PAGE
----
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ISSN: 2157-7013
Journal of Cell Science & Therapy
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Induced Pluripotent Stem Cells: To Model, To Treat

Hansen Wang*
Faculty of Medicine, University of Toronto, 1 King’s College Circle, Toronto, Ontario, Canada
Corresponding Author : Hansen Wang, PhD
Faculty of Medicine, University of Toronto
1 King’s College Circle, Toronto
Ontario, Canada, M5S 1A8
E-mail:hansen.wang@utoronto.ca
Received December 19, 2011; Accepted December 21, 2011; Published December 23, 2011
Citation: Wang H (2011) Induced Pluripotent Stem Cells: To Model, To Treat. J Cell Sci Ther 2:e103. doi: 10.4172/2157-7013.1000e103
Copyright: © 2011 Wang H. This is an open-access article distributed under the terms of the Creative Commons Attribution License, which permits unrestricted use, distribution, and reproduction in any medium, provided the original author and source are credited.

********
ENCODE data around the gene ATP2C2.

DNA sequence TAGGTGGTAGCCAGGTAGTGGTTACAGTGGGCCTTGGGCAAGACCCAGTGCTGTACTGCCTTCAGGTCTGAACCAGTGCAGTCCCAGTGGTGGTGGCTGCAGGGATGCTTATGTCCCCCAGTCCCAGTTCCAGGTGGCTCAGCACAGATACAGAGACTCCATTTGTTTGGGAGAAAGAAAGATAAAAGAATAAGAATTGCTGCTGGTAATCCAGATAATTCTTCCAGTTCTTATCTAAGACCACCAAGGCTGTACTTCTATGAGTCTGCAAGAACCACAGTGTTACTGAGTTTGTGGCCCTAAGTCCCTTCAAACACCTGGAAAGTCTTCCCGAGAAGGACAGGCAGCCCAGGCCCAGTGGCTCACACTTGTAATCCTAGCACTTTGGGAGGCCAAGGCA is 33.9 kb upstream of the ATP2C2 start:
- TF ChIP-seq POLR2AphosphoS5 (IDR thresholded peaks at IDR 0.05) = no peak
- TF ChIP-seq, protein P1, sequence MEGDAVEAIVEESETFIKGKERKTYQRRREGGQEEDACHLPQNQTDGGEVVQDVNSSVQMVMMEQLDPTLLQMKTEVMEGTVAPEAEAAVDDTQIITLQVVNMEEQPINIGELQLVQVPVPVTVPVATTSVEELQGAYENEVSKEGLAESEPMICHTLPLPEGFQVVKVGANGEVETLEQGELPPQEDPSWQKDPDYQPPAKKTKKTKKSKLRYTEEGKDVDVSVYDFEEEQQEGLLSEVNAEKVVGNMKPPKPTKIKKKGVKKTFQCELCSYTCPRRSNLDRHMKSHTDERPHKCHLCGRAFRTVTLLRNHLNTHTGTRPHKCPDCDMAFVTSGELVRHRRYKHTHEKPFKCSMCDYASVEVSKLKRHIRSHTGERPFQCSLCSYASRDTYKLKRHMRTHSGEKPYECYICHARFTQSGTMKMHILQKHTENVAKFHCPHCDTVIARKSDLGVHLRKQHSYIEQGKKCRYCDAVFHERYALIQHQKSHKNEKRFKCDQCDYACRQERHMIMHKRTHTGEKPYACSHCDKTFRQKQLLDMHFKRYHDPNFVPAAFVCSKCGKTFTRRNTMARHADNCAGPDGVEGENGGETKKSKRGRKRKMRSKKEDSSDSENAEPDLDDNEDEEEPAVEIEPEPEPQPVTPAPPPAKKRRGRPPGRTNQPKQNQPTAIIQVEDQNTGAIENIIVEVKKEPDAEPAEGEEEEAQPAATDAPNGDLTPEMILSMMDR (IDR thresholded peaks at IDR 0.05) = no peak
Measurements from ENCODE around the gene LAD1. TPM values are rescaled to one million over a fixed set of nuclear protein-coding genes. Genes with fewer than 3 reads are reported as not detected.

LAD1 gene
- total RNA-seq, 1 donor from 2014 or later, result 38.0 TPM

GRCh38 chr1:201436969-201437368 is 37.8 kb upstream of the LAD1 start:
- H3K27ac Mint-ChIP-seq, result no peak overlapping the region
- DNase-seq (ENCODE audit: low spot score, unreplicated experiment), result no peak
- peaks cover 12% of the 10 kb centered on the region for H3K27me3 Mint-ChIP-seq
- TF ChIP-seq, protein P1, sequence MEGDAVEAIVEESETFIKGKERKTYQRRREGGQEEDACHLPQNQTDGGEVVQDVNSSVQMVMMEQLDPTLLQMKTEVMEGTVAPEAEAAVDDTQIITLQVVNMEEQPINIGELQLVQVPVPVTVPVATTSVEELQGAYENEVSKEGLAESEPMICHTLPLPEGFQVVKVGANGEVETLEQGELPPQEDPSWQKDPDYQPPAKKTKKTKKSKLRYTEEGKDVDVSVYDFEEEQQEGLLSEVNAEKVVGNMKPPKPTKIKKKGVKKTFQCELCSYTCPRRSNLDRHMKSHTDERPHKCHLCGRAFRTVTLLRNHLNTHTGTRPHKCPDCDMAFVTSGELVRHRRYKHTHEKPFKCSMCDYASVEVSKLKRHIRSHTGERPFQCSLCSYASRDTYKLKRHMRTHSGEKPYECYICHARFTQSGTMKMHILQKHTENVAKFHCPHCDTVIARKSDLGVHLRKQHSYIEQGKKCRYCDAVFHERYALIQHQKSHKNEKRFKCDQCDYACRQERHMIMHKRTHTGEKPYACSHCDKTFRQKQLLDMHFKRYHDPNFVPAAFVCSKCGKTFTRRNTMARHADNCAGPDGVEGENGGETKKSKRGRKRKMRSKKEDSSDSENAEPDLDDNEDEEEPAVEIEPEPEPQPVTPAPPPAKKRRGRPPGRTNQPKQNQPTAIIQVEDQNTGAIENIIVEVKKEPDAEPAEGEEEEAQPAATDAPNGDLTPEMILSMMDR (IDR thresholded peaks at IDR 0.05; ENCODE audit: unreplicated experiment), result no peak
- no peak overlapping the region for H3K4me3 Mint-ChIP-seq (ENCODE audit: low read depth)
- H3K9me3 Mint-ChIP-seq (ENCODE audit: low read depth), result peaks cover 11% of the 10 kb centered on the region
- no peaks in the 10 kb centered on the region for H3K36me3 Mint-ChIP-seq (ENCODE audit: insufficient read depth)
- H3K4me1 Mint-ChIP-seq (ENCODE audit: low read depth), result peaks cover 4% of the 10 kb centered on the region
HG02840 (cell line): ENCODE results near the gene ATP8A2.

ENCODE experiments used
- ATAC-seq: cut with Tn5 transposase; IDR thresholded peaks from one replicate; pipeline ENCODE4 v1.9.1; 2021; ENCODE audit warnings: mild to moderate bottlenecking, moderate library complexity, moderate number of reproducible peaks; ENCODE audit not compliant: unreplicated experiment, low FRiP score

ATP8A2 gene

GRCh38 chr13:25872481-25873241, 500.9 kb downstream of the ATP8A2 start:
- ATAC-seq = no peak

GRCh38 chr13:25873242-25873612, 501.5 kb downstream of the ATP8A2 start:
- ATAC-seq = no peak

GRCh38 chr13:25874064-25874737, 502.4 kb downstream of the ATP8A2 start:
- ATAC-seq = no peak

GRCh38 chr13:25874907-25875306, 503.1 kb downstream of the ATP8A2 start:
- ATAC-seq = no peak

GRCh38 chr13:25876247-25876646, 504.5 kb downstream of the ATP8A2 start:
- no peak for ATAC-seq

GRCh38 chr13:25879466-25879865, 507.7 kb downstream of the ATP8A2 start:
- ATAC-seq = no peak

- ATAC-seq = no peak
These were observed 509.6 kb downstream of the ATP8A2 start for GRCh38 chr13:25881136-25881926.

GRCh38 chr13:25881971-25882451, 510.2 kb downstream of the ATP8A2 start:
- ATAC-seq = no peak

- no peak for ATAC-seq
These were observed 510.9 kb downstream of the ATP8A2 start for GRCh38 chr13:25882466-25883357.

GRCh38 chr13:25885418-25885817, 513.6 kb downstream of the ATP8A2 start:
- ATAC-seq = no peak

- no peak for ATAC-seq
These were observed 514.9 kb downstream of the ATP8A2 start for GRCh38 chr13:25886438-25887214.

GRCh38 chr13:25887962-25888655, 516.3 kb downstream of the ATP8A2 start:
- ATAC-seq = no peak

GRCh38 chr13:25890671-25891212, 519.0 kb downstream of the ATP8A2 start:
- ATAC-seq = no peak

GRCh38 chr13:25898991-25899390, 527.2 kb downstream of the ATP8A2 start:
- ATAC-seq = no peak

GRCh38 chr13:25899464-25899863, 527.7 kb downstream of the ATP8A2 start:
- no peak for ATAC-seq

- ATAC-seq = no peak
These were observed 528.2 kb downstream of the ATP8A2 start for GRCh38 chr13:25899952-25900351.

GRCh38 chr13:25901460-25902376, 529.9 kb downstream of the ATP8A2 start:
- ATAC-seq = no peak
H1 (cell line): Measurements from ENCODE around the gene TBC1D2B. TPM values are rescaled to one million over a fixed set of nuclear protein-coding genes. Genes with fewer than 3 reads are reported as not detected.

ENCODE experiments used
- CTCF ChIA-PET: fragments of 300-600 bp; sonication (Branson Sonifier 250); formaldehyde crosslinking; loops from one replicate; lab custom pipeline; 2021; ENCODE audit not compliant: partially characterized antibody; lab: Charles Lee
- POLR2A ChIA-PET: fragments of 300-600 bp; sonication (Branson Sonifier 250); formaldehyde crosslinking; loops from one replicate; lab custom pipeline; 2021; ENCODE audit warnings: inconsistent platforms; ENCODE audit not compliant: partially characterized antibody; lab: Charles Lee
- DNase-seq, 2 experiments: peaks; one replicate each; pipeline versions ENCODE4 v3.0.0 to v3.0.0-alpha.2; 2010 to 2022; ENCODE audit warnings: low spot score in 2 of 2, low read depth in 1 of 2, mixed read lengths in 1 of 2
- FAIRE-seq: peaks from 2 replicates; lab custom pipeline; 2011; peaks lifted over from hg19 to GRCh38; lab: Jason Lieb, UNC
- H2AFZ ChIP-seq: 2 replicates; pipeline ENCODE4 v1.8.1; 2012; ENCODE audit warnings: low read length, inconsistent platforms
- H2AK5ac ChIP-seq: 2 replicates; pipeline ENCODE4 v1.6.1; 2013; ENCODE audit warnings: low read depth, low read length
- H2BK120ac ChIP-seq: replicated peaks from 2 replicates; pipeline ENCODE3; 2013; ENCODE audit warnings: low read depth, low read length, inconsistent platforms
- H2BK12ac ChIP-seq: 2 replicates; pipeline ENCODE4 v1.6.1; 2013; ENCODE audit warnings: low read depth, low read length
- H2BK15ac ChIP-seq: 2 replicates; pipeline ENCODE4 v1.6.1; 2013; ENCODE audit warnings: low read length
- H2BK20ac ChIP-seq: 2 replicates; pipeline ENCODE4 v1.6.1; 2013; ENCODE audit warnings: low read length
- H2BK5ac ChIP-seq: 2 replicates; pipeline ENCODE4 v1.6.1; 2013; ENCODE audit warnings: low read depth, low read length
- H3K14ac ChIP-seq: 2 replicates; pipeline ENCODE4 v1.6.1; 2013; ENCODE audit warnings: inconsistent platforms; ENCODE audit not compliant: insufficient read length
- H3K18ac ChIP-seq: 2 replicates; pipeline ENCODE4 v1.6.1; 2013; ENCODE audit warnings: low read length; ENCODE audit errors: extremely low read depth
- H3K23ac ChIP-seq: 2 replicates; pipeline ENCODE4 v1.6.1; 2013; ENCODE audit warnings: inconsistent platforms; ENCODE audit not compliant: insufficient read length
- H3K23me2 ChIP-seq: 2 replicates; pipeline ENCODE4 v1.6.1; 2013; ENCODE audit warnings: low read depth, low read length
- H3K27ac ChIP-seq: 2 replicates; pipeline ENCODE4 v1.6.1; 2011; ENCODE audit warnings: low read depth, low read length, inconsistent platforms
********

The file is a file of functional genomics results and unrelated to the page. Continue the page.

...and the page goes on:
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Abstract

The development of the ability to convert somatic cells into induced pluripotent stem cells (iPSCs) through expression of a small combination of transcription factors is a major breakthrough in the field of stem cell research. It has raised the possibilities of providing personalized cells for the study and treatment of numerous human diseases. In recent years, iPSCs have been derived from patients of a large variety of disorders. Here, the progresses that has been made in establishing iPSC-based disease models and the potentials of iPSC technology for personalized medicine, drug discovery and cell therapy are reviewed. The challenges from iPSC technology are also briefly discussed.